Tokyo, An inspired team change by coach Graham Reid and some solid work by the defenders helped India redeem themselves from a 1-7 thrashing at the hands of world No. 1 Australia to hand Spain a convincing 3-0 defeat in a Group A match that put their Tokyo Olympic Games men’s hockey tournament campaign back on track.
It was a test of character for the Indian team after the disastrous outing against the Kookaburras — they not only had to win their match against Spain but also show the world that they had the ability to come back and fight for the spot in the quarterfinal. They also had to improve their goal difference, which was down to -5.
And coach Reid too responded by bringing in the more experienced Simranjeet Singh into the 16-member team sheet in place of Gurjant Singh.
The Indians managed to do both — win the match and improve their goal difference by keeping a clean sheet (Goal difference -2 now) as Simranjeet Singh repaid the confidence shown in him by scoring the first goal in the 14th minute, while veteran drag-flicker Rupinderpal Singh scored a brace (15th, 51st minutes) — the first off a penalty stroke awarded to India when his drag flick off India’s third penalty corner slammed into the body of the Spanish defender on the goal-line.
The Indians defended well in the second and third quarter as Spain went in search of a goal and did not allow the Europeans to capitalise on the many chances they created.
It was not a perfect display by the Indians as they failed to maintain the tempo in the second quarter, soon after taking a 2-0 lead by scoring within 90 seconds in the final minutes of the first quarter. They allowed Spain a lot of space to launch attacks. Spain played very aggressively during this period but could not score a goal.
Coach Reid was satisfied with the performance of his wards, though he was not happy with the number of penalty corners that India conceded to Spain.
“Better result today, but a lot of things to work on from an improvement perspective. The fact that we gave too many corners, that’s always a concern when that happens,” he was quoted as saying by the Hockey India in a release. India conceded seven penalty corners.
“But the team did really well in terms of defending the PC. The first quarter was played very well, we could move the ball really well and it was exactly what we planned to do. I think 2-0 is the worse score in hockey because after that we were relaxed and we struggled a bit in the second and third quarter to get back in the game. We managed to do that in the fourth quarter and tried to play simple hockey and that’s what we ended up doing,” Reid said.
The Indians allowed Spain to make 17 attacking penetrations into their circle, take 16 shots at the goal, attempt nine field goals, and conceded seven penalty corners.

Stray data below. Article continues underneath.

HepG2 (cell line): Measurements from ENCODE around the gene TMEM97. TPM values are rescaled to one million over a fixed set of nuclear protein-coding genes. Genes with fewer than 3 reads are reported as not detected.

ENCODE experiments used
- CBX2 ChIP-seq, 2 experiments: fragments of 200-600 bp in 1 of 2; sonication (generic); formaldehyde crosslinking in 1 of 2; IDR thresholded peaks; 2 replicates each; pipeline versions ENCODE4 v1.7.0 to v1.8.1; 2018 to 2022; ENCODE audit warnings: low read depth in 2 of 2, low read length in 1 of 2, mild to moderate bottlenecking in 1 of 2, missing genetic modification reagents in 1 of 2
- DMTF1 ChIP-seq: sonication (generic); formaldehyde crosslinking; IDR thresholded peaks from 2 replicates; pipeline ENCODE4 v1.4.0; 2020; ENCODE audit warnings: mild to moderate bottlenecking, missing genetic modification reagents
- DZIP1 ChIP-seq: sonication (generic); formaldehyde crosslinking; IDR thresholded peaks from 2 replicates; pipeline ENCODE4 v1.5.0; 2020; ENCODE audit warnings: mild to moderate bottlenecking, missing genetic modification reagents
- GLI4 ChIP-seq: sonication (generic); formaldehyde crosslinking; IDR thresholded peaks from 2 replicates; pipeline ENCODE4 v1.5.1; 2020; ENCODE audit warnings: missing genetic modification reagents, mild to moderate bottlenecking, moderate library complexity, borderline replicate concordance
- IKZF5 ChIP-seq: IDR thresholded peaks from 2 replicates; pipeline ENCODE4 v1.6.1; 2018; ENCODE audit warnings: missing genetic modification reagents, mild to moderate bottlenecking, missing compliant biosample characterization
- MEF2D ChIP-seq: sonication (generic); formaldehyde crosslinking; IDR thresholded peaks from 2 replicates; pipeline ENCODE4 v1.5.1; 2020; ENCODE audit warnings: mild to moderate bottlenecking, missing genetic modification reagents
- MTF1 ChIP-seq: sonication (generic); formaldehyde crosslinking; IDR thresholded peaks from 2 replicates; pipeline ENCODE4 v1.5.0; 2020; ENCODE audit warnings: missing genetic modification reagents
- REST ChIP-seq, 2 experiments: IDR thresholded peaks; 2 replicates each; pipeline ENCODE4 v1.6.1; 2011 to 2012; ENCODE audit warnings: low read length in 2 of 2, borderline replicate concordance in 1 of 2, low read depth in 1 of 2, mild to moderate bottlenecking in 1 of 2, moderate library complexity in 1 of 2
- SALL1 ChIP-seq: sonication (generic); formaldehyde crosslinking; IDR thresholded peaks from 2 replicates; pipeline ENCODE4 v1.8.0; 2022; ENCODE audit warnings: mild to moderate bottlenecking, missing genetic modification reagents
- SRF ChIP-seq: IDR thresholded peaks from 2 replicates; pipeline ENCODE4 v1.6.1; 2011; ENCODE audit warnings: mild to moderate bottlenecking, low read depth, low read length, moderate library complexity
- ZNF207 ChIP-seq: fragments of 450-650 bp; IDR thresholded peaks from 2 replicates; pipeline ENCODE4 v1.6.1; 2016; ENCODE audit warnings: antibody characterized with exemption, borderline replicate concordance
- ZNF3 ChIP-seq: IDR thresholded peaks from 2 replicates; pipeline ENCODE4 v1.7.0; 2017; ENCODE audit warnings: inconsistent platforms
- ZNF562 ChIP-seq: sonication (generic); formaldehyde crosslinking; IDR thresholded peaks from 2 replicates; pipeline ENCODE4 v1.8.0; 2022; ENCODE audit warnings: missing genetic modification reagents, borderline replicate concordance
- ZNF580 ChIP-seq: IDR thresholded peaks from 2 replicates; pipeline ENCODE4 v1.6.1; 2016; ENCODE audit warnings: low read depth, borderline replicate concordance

Indeed, the Indians trailed Spain on all statistical parameters except the all-important one — goals scored, and in the end that’s what mattered.
India started the game aggressively and it was Simranjeet Singh who got the first look at the goal for them in the eight-minute but missed. Spain went on the attack for the next few minutes and four good chances, including penalty corners but the Indian defence, which looked so porous against Australia on Sunday, stood solid like a wall and saved all the attempts.
Simranjeet goal came against the run of play when Amit Rohidas sent a long ball into the shooting circle from the sidelines on the right flank. Simranjeet, who was lurking nearby, deflected the shot into the net to make it 1-0 for India.
It was 2-0 in favour of India within a few seconds as India earned a series of penalty corners and off the third, they were awarded a penalty stroke as Rupinderpal’s drag-flick went straight into the body of the Spanish defender on the line.
Leading 2-0, the Indians were expected to continue with the momentum and score more goals. However, they went off the boil on restart in the second quarter and allowed Spain a lot of possession.
Spain earned three penalty corners in this period and attempted a few bold attacks but they could not capitalise on any of them. The trend continued in the third quarter as India goalkeeper PR Sreejesh effected a couple of good saves, while the defence was well-shielded by the midfield.
Spain was also reduced to 10 men during this period as their skipper Andres Miguel de Delas was shown a yellow card for having more than 11 players on the field. However, the Indians failed to capitalise on this advantage.
The fourth quarter was more evenly contested and it was in this quarter that Rupinderpal found the back of the net again — converting India’s fourth penalty corner with a superb drag flick.